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Kirk Hammett

Kirk Lee Hammett is an American musician, lead guitarist and a contributing songwriter for the heavy metal band Metallica since 1983. Before joining Metallica he named the band Exodus. In 2003, Hammett was ranked 11th on Rolling Stone's list of The 100 Greatest Guitarists of All Time. In 2009, Hammett was ranked number 15 in Joel McIver's book The 100 Greatest Metal Guitarists. Hammett was born on November 18, 1962 in San Francisco, raised in the town of El Sobrante, California, he is the son of Dennis L. Hammett, his mother is of Filipino descent and his father was of English, German and Irish ancestry. He attended De Anza High School in California. While attending De Anza High School, he met Les Claypool of Primus, they remain close friends. Hammett has a well-known passion for horror movies. After spraining his arm in a fight with his sister at the age of five, Hammett's parents placed him in front of the television, it was during this time. After that, Hammett found himself drawn to his brother's Frankenstein figures, soon began spending his milk money on horror magazines.

For the better part of the next decade, Hammett dove deep into the horror scene. Hammett began showing an interest in music after listening to his brother Rick's extensive record collection, he began selling his horror magazines to buy music records, which led him to properly picking up the guitar at the age of fifteen. Hammett's first guitar was a "wholly unglamorous" Montgomery Ward catalog special, accompanied by a shoebox for an amp. After purchasing a 1978 Fender Stratocaster copy, Hammett attempted to customize his sound with various guitar parts, before buying a 1974 Gibson Flying V. Hammett took a job at Burger King as a youth, which he quit as soon as he had saved enough money to purchase a Marshall amplifier. Hammett's musical interests drew him into the fledgling thrash metal genre. In 1979, he formed the band Exodus at the age of sixteen, along with vocalist Paul Baloff, guitarist Gary Holt, bassist Geoff Andrews, drummer Tom Hunting. Hammett named Exodus after the Leon Uris novel of the same name, played on the band's 1982 Demo.

Exodus was an influential band in the Bay Area thrash movement. In May 1983, Metallica traveled to Rochester, New York to record its debut album, Metal Up Your Ass. Due to the lead guitarist's substance abuse and violent tendencies, he was fired from the band, would form the band Megadeth. Hammett received a phone call from Metallica the same afternoon. Though he had never left California before, Hammett gathered some money together and flew out to New York for an audition. According to James Hetfield: - "The first song we played was "Seek and Destroy", Kirk pulled off this solo, it was like... things are going to be alright!". All of this happened prior to the recording of Kill'Em All. At the time, Hammett was taking private lessons from guitar virtuoso Joe Satriani, he was still a member of Exodus at the time he was offered to join Metallica, although the offer may have come as a surprise to him, he was well acquainted with Metallica. While in Exodus, Hammett had shared the stage with Metallica on more than one occasion.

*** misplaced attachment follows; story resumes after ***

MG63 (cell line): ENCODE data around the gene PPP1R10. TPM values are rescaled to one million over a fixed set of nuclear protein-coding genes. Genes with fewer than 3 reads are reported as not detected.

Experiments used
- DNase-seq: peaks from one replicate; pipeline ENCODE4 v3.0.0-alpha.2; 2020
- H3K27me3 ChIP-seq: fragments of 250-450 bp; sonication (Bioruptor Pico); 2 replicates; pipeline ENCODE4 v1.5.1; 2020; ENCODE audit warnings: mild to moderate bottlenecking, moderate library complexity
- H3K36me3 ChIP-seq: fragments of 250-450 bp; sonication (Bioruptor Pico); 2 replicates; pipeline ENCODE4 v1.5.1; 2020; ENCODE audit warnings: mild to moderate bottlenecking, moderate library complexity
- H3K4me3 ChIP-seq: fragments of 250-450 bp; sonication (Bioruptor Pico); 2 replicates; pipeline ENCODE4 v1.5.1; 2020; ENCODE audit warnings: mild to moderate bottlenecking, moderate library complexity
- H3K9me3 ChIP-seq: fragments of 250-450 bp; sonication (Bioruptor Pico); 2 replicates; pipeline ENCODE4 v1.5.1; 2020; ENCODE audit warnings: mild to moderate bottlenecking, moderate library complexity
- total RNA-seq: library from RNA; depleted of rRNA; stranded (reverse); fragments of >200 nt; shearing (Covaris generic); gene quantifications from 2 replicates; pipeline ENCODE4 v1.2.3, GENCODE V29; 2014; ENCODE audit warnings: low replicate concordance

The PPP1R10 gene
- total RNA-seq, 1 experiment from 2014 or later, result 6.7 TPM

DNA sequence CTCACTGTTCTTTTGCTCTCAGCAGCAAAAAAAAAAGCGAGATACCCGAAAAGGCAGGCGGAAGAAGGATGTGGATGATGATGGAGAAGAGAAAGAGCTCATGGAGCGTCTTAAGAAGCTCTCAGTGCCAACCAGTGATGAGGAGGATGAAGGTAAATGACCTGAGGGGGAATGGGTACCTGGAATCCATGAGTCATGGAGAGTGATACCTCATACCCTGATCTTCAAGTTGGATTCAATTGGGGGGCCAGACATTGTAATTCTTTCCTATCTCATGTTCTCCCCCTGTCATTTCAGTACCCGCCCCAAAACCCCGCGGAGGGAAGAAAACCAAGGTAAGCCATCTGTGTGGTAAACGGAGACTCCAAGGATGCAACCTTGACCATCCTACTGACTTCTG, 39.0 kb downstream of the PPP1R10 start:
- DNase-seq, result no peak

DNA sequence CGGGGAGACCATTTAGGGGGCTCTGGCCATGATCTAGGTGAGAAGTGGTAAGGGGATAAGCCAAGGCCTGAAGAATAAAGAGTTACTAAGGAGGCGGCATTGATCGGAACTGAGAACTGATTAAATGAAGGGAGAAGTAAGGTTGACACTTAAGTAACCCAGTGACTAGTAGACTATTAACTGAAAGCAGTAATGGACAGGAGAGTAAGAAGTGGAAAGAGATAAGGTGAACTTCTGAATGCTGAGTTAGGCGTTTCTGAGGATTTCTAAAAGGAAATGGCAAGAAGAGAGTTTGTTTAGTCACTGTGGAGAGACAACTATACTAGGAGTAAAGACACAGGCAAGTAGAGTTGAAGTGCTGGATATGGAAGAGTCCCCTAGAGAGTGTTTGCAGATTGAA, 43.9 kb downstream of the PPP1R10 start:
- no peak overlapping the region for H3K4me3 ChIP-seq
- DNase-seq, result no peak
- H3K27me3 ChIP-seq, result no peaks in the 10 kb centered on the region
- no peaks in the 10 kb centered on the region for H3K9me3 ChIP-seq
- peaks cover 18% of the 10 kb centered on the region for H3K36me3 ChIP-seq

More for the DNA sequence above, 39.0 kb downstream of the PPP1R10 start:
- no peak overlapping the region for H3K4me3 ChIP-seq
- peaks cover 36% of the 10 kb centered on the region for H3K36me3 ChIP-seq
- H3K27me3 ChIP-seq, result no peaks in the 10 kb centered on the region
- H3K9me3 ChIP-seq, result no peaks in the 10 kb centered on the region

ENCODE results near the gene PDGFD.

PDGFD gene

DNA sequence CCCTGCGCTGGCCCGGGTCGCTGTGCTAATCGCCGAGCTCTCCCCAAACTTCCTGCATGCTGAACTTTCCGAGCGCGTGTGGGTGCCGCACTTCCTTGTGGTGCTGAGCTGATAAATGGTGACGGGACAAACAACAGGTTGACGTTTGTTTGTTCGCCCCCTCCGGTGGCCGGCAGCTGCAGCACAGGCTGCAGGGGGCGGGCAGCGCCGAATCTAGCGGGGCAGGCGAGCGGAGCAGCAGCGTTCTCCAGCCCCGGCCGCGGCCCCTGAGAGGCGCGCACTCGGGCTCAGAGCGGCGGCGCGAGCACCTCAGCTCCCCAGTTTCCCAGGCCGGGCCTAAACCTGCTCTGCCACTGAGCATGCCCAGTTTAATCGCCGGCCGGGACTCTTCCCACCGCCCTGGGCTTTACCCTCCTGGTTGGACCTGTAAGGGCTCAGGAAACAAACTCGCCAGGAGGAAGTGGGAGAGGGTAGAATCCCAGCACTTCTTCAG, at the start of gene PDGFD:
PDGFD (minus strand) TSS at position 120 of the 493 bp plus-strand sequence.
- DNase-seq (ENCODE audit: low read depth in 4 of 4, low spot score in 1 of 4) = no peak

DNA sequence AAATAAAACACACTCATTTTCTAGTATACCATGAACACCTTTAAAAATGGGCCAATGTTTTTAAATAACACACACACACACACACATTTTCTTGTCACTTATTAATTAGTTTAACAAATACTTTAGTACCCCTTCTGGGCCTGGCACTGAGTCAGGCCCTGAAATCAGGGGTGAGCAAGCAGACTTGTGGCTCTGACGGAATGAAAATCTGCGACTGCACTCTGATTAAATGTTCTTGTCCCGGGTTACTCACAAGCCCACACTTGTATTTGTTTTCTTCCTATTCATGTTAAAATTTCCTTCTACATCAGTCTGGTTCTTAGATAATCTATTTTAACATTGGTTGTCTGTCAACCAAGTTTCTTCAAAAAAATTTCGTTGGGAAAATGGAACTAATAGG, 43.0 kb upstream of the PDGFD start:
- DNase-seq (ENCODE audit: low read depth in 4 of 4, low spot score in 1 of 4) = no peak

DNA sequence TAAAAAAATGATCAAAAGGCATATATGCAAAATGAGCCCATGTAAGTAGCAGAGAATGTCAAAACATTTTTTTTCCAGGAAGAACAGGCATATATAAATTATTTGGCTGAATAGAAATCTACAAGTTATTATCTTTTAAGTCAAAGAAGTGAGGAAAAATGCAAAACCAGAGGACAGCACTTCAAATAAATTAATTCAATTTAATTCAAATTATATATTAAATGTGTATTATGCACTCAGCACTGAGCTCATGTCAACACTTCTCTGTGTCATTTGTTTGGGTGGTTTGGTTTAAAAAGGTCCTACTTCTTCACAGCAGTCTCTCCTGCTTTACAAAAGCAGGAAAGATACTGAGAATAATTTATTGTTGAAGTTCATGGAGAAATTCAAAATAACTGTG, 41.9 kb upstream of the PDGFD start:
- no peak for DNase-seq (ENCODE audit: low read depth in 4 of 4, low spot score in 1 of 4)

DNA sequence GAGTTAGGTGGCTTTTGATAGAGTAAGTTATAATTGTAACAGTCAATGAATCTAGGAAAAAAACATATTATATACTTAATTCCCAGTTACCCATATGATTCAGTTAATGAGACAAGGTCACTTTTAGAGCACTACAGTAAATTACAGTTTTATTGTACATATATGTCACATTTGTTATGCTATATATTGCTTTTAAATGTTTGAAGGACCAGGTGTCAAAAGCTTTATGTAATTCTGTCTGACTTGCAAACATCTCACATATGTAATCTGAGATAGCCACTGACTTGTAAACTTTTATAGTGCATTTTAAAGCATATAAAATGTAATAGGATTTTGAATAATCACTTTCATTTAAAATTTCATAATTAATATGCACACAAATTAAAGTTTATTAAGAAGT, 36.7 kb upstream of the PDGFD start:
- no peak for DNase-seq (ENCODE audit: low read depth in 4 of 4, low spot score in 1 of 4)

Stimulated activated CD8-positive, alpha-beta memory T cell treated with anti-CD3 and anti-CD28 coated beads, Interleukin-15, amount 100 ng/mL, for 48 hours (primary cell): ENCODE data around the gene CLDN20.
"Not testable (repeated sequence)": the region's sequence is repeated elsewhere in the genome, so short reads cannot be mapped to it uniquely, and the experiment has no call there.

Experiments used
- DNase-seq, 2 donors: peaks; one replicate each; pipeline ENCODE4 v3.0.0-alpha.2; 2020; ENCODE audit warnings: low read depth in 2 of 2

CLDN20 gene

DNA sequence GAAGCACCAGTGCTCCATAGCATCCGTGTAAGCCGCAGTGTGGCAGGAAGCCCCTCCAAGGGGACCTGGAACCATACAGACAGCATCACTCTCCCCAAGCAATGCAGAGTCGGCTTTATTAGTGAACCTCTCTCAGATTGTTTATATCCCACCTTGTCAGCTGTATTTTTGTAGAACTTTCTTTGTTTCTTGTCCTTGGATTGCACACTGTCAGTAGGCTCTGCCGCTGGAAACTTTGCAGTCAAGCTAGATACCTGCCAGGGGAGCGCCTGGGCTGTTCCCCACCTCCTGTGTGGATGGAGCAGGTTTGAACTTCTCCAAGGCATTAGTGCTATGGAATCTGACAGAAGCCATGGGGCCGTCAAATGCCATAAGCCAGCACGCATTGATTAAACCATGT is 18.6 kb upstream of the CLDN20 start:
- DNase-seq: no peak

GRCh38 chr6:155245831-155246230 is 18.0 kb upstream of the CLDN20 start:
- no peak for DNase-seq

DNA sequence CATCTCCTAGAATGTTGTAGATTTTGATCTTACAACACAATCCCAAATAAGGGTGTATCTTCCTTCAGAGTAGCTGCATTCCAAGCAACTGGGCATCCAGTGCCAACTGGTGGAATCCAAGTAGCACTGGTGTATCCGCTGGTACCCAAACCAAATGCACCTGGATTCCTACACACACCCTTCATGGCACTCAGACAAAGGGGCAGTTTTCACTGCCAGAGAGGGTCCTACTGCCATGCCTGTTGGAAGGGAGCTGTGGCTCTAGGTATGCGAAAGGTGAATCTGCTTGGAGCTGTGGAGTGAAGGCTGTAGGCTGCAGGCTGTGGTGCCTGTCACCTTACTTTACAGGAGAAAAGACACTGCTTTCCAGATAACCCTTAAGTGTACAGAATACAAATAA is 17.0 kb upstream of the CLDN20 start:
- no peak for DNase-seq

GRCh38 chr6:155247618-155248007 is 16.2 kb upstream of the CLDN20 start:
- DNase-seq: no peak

Hammett has written a number of riffs for Metallica since Ride the Lightning. One of his riffs was used on "Enter Sandman" - which went on to become one of Metallica's most popular songs, it was the first track and the first single on the band's self-titled album Metallica, was ranked 399th on Rolling Stone's list of The 500 Greatest Songs of All Time. The bridge for "Creeping Death" was an Exodus riff that Hammett took with him to Metallica. In 1986, during the band's European leg of their tour to support Master of Puppets and bassist Cliff Burton had a dispute over sleeping arrangements on the band's tour bus; the outcome of the dispute was decided by a card draw, which Burton won by picking the Ace of Spades. Once the draw was completed, Burton looked at Hammett and said "I want your bunk", to which Hammett complied, saying that he might be able to sleep better in the front of the bus anyway. In the early hours of the following morning, Metallica's tour bus slid off the road and overturned in Sweden.